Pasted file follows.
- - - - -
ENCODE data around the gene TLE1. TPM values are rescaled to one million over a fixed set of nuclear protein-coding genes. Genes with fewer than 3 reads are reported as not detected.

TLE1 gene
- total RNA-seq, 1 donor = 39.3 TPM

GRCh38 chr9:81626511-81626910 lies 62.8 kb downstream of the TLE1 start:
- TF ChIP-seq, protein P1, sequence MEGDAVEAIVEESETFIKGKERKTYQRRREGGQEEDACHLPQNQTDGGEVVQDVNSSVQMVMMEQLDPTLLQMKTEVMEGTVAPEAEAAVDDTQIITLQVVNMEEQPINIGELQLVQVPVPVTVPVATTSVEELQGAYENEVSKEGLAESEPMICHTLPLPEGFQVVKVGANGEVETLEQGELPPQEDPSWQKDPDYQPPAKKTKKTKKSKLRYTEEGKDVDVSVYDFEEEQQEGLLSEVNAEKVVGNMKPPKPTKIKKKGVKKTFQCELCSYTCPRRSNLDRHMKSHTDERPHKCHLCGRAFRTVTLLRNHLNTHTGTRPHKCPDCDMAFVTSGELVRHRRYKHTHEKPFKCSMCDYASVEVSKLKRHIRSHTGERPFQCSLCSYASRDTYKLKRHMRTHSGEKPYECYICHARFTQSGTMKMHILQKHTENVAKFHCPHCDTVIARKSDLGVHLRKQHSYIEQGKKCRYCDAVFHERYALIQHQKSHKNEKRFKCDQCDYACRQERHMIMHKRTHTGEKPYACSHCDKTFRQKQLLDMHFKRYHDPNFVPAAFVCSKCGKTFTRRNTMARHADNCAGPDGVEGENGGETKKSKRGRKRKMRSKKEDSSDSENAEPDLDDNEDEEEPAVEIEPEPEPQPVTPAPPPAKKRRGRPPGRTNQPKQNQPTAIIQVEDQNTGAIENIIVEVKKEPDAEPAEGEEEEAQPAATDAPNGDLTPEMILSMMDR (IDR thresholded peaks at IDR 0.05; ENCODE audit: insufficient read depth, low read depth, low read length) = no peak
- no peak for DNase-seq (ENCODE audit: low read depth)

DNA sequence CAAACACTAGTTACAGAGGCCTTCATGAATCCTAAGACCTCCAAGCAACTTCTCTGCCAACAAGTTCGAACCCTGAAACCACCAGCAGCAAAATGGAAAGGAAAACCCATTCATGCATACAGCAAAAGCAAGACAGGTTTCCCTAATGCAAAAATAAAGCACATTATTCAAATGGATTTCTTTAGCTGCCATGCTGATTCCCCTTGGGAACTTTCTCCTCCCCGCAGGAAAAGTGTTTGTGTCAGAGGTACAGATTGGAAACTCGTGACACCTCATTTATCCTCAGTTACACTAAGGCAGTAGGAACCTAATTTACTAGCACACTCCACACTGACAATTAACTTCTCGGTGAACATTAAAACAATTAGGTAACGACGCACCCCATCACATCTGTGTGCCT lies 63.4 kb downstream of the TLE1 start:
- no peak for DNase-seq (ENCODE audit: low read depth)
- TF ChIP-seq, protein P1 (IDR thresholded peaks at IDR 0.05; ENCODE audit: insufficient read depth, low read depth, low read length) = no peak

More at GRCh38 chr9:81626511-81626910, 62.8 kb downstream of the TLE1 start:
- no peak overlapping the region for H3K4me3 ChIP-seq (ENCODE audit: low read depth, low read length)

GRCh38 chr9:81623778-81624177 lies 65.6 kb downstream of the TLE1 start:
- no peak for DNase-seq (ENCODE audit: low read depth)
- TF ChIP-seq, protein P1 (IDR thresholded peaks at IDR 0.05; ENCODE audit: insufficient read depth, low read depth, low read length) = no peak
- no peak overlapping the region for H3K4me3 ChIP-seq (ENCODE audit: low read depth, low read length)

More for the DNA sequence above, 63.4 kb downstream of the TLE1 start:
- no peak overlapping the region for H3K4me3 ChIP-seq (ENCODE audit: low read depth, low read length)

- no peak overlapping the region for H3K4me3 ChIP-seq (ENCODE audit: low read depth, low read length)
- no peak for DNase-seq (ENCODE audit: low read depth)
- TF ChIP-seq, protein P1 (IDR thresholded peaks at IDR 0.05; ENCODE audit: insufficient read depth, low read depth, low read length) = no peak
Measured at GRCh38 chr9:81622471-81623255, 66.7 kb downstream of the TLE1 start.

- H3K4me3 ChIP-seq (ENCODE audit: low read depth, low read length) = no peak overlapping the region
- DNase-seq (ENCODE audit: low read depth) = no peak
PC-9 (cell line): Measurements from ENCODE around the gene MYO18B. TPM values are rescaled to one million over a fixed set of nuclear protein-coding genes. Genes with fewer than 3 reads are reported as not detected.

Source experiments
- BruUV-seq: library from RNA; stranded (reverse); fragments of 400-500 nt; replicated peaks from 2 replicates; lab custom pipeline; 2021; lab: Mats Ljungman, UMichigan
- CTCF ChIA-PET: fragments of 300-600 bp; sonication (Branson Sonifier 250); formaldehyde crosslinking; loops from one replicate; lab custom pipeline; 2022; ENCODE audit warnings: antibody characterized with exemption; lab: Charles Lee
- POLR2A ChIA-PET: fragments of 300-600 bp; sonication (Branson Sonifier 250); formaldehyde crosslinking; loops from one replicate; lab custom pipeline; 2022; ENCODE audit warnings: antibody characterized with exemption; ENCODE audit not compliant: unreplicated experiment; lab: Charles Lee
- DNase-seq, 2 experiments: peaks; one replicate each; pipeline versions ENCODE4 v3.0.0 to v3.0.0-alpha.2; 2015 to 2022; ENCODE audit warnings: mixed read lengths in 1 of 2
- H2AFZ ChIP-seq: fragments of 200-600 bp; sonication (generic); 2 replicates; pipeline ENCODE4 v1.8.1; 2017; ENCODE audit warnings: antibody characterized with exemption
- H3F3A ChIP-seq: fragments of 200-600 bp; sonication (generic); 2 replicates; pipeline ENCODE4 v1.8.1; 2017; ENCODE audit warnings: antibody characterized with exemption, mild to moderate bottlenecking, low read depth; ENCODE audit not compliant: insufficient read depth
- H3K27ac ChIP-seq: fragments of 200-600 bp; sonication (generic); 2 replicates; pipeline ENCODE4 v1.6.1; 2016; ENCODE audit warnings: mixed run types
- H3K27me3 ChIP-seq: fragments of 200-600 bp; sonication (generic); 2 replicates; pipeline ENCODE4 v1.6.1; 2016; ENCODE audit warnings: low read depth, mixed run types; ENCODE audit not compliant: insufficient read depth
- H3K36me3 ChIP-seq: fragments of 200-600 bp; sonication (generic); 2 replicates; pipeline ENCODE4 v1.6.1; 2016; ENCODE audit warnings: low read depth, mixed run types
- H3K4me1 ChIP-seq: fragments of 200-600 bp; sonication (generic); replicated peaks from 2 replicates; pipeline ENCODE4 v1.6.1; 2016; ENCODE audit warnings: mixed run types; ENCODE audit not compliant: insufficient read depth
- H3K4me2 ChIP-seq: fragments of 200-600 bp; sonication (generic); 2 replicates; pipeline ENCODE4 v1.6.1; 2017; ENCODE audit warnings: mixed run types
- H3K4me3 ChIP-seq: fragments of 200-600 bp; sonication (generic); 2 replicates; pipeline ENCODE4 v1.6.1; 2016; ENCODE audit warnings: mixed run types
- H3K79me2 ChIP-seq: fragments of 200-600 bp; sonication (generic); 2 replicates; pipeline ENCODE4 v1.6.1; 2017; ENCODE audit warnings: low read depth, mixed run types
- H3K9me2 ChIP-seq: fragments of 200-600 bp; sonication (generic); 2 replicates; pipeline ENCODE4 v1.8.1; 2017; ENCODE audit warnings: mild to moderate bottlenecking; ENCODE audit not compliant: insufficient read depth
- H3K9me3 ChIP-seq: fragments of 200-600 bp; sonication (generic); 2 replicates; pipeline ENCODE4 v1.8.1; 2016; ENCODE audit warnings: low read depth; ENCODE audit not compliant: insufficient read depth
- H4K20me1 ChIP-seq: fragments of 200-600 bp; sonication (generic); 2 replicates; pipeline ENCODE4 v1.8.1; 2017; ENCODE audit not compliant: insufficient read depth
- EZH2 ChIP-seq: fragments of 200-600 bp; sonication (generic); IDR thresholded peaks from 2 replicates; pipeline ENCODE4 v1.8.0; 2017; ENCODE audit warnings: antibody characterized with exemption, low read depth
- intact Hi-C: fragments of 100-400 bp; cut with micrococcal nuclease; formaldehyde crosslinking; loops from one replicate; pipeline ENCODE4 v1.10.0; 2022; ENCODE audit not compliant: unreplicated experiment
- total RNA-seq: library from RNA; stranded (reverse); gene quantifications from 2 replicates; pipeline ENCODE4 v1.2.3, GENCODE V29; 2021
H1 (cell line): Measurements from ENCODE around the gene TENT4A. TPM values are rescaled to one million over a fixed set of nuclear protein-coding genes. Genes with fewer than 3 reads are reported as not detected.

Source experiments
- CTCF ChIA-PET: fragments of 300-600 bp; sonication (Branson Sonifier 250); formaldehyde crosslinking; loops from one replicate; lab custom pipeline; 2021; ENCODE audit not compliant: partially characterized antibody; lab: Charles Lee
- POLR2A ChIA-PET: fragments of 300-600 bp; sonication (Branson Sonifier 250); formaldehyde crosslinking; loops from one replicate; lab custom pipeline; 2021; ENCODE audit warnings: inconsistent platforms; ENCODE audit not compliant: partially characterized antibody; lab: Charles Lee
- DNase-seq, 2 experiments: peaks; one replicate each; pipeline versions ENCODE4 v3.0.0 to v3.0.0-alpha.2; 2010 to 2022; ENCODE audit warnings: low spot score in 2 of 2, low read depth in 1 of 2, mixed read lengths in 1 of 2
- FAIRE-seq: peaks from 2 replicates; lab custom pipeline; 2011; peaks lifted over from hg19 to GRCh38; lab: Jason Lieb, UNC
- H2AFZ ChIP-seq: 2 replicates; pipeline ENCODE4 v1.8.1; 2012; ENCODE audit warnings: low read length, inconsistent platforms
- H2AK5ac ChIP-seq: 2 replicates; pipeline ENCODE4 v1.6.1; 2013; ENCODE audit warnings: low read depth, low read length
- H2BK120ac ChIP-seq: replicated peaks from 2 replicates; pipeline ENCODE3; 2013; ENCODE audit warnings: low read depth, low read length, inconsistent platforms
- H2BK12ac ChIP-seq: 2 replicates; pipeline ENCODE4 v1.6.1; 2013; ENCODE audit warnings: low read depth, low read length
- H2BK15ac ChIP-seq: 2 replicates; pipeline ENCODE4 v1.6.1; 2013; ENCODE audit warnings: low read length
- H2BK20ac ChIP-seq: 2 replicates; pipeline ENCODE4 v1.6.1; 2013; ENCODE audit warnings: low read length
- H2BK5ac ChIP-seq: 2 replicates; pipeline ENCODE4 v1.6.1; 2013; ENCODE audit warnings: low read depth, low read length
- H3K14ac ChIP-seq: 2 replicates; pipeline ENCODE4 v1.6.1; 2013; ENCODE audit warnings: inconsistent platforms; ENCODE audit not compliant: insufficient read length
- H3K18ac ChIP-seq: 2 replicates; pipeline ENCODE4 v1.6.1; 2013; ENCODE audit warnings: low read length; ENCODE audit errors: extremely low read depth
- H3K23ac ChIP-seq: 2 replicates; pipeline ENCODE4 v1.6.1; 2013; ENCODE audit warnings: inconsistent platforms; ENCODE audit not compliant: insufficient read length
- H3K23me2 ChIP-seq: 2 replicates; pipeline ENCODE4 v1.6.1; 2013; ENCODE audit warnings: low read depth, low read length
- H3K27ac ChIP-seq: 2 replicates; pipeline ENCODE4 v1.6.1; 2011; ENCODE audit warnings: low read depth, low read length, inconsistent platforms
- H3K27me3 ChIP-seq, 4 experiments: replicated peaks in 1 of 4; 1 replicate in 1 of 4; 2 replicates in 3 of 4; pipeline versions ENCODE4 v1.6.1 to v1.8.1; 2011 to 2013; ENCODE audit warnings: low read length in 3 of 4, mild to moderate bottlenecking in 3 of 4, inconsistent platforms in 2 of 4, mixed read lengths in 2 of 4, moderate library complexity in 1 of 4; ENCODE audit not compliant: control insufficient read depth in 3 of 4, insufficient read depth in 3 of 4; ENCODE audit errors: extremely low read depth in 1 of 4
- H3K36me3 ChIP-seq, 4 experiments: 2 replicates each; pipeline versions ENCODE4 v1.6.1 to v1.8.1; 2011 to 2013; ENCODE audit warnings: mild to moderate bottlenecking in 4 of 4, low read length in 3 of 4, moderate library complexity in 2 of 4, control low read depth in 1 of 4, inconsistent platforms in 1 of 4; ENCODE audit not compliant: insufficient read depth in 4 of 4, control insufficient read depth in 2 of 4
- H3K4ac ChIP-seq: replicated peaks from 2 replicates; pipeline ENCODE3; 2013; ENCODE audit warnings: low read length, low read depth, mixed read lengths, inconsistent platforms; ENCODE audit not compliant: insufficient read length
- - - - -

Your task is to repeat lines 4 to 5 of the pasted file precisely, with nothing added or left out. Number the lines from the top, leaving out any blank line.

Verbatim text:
GRCh38 chr9:81626511-81626910 lies 62.8 kb downstream of the TLE1 start:
- TF ChIP-seq, protein P1, sequence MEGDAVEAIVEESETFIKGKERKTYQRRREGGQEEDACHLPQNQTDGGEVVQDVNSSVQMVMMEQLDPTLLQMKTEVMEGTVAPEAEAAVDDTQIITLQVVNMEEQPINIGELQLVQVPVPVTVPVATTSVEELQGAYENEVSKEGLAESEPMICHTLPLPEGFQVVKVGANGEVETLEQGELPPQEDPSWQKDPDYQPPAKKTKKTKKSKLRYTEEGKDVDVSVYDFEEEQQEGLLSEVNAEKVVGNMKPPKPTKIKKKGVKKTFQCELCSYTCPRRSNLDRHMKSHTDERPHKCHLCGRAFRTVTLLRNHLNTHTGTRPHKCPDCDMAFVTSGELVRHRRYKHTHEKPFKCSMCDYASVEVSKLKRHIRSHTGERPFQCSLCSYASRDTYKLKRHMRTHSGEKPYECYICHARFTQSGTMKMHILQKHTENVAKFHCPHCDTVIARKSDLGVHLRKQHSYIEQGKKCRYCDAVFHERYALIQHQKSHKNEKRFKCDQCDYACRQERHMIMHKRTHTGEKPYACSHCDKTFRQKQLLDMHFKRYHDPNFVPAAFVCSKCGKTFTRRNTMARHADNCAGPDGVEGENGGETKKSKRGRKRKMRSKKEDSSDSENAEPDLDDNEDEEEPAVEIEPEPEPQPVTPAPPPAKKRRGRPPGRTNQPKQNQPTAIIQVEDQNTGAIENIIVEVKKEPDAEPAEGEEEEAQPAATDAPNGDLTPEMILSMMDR (IDR thresholded peaks at IDR 0.05; ENCODE audit: insufficient read depth, low read depth, low read length) = no peak